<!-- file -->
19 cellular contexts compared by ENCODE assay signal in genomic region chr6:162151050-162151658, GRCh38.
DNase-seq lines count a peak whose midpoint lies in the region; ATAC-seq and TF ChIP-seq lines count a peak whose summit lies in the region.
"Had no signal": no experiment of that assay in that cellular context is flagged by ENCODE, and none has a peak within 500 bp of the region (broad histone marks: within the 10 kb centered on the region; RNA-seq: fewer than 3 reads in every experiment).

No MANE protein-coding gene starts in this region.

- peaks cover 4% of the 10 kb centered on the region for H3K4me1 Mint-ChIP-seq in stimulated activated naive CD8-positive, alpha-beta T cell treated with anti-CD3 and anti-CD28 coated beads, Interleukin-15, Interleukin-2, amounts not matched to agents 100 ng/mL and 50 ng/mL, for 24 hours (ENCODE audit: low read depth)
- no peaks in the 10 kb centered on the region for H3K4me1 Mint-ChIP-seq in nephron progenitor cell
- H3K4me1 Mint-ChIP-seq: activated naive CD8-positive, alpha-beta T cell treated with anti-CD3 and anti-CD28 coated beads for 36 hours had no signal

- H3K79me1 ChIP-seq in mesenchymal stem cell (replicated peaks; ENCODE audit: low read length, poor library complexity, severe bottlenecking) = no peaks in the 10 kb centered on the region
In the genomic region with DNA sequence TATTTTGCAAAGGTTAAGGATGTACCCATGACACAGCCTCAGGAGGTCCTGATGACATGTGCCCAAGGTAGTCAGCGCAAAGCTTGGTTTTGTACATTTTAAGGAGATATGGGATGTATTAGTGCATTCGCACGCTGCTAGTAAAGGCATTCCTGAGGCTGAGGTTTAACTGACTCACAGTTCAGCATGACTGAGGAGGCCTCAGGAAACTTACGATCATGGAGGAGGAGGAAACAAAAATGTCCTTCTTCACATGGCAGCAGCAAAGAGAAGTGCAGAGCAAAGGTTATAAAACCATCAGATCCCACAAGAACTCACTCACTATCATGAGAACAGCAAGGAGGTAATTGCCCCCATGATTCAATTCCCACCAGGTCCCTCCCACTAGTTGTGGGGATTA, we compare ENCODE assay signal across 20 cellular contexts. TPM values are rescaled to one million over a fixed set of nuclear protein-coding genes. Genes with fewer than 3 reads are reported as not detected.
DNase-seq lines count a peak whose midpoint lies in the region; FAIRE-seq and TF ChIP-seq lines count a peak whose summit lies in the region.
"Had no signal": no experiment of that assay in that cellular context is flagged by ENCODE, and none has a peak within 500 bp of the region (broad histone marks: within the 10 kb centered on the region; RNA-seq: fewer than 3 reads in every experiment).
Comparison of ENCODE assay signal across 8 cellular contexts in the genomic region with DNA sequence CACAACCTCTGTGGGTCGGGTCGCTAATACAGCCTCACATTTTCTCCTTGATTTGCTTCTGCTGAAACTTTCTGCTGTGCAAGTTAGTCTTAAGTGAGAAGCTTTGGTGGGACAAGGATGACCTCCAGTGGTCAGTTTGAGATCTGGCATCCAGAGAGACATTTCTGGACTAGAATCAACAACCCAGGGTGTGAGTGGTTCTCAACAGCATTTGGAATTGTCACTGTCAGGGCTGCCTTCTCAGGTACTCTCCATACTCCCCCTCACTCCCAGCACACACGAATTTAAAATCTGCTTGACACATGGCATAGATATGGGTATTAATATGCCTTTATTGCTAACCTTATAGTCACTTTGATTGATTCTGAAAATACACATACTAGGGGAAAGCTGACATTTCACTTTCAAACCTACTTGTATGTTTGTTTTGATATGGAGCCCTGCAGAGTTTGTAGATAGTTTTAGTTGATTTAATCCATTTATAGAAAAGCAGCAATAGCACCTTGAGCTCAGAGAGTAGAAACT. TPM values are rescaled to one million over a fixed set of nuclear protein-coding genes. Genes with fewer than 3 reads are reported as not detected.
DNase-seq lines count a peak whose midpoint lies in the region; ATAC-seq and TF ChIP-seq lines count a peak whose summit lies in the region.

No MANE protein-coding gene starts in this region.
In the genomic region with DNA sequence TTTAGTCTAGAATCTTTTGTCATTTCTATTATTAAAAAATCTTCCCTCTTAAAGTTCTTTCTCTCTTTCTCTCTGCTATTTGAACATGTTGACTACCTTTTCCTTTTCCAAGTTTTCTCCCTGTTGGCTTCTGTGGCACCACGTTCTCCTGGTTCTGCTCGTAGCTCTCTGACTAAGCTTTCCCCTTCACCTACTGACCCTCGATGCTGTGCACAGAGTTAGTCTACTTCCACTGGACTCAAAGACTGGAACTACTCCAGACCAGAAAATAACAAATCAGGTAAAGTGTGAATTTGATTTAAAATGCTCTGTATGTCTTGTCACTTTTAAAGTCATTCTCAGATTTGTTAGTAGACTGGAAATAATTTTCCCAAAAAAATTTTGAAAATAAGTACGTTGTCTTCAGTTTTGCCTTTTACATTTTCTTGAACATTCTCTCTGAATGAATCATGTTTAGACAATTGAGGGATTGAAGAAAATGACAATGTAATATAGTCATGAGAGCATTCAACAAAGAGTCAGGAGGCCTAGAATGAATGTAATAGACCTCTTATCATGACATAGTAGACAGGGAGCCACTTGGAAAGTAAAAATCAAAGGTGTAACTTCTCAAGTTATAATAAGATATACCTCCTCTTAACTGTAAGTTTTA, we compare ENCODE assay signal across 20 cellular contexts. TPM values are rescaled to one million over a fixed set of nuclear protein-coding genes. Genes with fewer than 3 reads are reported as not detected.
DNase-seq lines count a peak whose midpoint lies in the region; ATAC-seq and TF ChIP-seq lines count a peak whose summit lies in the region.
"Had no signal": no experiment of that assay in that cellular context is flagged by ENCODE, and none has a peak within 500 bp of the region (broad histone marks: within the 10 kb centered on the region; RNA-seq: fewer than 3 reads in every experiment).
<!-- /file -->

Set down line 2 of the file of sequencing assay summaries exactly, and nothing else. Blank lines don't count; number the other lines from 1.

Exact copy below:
DNase-seq lines count a peak whose midpoint lies in the region; ATAC-seq and TF ChIP-seq lines count a peak whose summit lies in the region.